The 8" floppy disk (diskette) - the progenitor of this family of flexible magnetic media - was introduced by IBM in the late 1960's, inspired by the flexible, self-centering magnetic disk used by Telefunken in its dictation recorder . The Telefunken disk was grooved like a gramophone record, and was not permanently enclosed in a jacket like the floppy disk.
The following is mainly meant to illustrate the lack of standardization in the early use of this medium, a situation which remained until the latter days of the third (3.5") generation of floppy disks. This may be a nuisance for data archivists and computer archeologists; however standardization can also hamper the perfection of a product or idea.
A diskette is divided in tracks radially and sectors angularly. There are three ways of defining sectors:
soft sectoring, index recording: an index signal, once each
revolution (1/6 sec), marks the beginning of a track. The signal
is generated by light passing through a hole near the inner edge of
soft sectoring, alternative: the beginning of a track start is
identified by a recorded special bit pattern;
hard sectoring, defined by optical index signals per
revolution. The IBM diskette shown here has 8 index
holes. It is a 370/145 microcode disk, with the index holes located differently from the later 3740 standard for general data storage applications.
In hard disks the read/write head is automatically aligned with the tracks by a servo mechanism; in the Telefunken dictation recorder alignment is ensured by the gramophone-like grooving of the disk. In floppy drives, head positioning is done by counting steps from the predefined outer track position. Misalignment can easily happen, and is in particular a cause of trouble when diskettes are used to carry data between systems. Radial and other types of misalignment are treated in
Accurite's Floppy Primer.
Originally, diskettes couldn't be protected from being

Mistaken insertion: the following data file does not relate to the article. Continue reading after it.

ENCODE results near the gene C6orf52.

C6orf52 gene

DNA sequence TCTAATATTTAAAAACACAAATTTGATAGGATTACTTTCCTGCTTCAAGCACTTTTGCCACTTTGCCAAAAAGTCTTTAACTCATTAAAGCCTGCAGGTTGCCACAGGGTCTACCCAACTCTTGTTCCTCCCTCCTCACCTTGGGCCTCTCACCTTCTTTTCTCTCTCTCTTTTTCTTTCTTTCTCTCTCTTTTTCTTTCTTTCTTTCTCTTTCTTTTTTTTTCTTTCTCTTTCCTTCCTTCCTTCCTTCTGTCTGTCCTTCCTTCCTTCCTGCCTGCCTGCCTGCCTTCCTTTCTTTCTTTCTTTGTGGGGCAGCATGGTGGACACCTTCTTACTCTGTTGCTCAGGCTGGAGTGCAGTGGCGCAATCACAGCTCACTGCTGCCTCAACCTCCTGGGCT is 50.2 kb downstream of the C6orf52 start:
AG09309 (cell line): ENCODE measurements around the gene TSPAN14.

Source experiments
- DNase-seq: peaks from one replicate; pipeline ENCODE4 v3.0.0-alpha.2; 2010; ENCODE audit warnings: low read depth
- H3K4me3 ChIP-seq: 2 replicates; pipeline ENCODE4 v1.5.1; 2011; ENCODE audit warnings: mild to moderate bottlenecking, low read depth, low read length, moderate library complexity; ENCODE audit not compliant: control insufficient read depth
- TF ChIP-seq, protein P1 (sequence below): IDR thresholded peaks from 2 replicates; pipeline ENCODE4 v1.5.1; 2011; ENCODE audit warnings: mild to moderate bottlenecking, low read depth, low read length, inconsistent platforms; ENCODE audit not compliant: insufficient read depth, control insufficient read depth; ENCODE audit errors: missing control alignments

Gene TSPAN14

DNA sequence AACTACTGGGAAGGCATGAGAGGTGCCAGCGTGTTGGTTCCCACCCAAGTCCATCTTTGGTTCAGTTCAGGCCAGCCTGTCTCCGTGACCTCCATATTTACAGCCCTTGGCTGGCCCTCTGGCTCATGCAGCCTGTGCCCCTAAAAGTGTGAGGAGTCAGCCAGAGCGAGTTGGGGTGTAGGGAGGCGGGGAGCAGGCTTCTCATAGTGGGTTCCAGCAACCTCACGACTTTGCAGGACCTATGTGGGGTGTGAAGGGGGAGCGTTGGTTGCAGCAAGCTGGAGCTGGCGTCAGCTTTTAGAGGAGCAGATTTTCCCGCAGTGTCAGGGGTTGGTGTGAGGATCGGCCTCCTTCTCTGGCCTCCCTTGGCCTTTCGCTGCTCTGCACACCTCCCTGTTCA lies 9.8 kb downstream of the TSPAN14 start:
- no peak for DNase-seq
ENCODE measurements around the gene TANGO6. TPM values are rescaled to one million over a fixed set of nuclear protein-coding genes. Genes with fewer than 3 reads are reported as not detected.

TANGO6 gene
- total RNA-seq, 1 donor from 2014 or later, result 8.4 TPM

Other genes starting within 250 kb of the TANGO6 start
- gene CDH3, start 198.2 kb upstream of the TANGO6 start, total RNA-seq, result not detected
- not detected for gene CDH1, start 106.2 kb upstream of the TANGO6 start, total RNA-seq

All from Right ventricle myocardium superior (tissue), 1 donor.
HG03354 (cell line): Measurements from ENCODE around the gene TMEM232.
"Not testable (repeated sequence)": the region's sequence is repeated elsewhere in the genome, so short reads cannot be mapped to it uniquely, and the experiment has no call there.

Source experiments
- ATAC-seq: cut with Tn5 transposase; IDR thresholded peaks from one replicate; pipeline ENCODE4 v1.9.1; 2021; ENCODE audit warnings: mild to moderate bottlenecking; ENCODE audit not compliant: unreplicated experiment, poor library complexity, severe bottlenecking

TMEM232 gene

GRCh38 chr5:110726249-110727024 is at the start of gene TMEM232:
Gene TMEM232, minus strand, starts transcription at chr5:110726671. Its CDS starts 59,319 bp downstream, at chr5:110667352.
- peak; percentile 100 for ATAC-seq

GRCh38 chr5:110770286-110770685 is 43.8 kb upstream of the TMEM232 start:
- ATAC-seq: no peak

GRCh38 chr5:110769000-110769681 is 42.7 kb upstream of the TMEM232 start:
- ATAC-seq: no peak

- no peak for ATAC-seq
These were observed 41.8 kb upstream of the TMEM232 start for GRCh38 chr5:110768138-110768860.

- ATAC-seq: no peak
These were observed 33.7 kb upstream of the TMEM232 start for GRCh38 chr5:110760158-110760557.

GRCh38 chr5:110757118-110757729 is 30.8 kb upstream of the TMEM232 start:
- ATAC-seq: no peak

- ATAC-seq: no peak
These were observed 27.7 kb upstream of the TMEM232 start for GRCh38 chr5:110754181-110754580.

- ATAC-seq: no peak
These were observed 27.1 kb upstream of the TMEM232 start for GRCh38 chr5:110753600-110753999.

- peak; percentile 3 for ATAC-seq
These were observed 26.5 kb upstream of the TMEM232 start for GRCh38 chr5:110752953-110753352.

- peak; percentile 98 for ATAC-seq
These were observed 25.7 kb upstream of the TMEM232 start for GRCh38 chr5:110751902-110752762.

accidentely erased or overwritten. Later on a write-protection
notch was introduced. This notch could be closed by gluing a piece
of light-tight tape over it. For compatibility reasons, it was
obvious to define the open-notch situation as write-protected
(later, 5.25 inch diskettes used the opposite convention).
Obviously an open write-protect notch was only effective in floppy
drives equipped with the appropriate optical sensor.
Details of recording formats are given in .
Disk formats supported by the Matrox FFD-1 Floppy disk
IBM standard format 
disk diameter 19.7 cm (7¾").
SD (IBM 3740 format) uses FM coding; DD (IBM System 34) uses
MFM (except for track 0 which is written in FM)
standard data rates 250 kbit/s (FM), 500 kbit/s (MFM)
26 sectors/track; 73 data tracks, 1 index track, 2 spare tracks, 1 reserved track
total disk capacity 3203128 bits (242944 bytes of data with this format)
CP/M standard format 
conforming to IBM standard SD/SS,
soft sectored 77 tracks, 26 sectors per track, sector contains 128 data bytes
block size (smallest amount of data that can be allocated) 1024 bytes (1 kbyte)
disk capacity 241 blocks of data + 2 directory blocks
Nova 3 floppy disk 
1 recording surface (SS)
Formatted capacity 512 bytes/sector, or 4096 bytes/track (48
tracks per inch, 77 tracks)
Total surface capacity 315392 bytes
32 hard sector address verification holes
Average transfer rate 25 kbytes/sec Average latency 83.33 ms, average head pos time 260 ms
recording technique FM
Digital Equipment Corp. RX01 
SS/SD, soft sectored 77 tracks, 26 sectors per track, 2002
sectors per diskette, 128 bytes per sector
capacity 256,256 bytes
48 tracks per inch
bit density 3200 bits/inch at inner track
Digital Equipment Corp. RX02 
SS/DD, soft sectored 77 tracks, 26 sectors per track, 2002
sectors per diskette, 256 bytes per sector
capacity 512,512 bytes
48 tracks per inch
bit density 6400 bits/inch at inner track
Radio Shack TRS80 Model II 
SS/SD, soft sectored 77 tracks, 26 sectors per track, 256 bytes per sector (track 0 128 bytes per sector)
capacity 509,184 bytes per diskette
data transfer rate 500,000 bits/second except track 0 (250,000 bps)
see  for the many pecularities of the way the TRSDOS operating system uses the disk space!
SD / DD: single / double density
SS / DS: single / double sided
HD: high density
FM: frequency modulation ('double frequency')
MFM: modified FM
rpm: revolutions per minute
 J.D. Lenk: Handbook of microprocessors, microcomputers and minicomputers. Prentice-Hall 1979.
 Proc IEEE 74(1986) #11 , special section on magnetic information storage technology.
 B. Wilkinson, D. Horrocks: Computer peripherals. Hodder& Stoughton (London) 1980.
 Data General Diskette Subsystem 6030/31 Product Brief.
 E.W. Pugh e.e.: IBM's 360 and early 370 Systems MIT Press 1991.
 A.R. Miller: Mastering CP/M. Sybex 1983.
 Microcomputer interfaces handbook. DEC 1980.
 Matrox FFD-1 Floppy disk controller manual, 1981.
 TRS80 Model II Disk Operating Reference Manual, Radio Shack 1979.
rev. February, 2017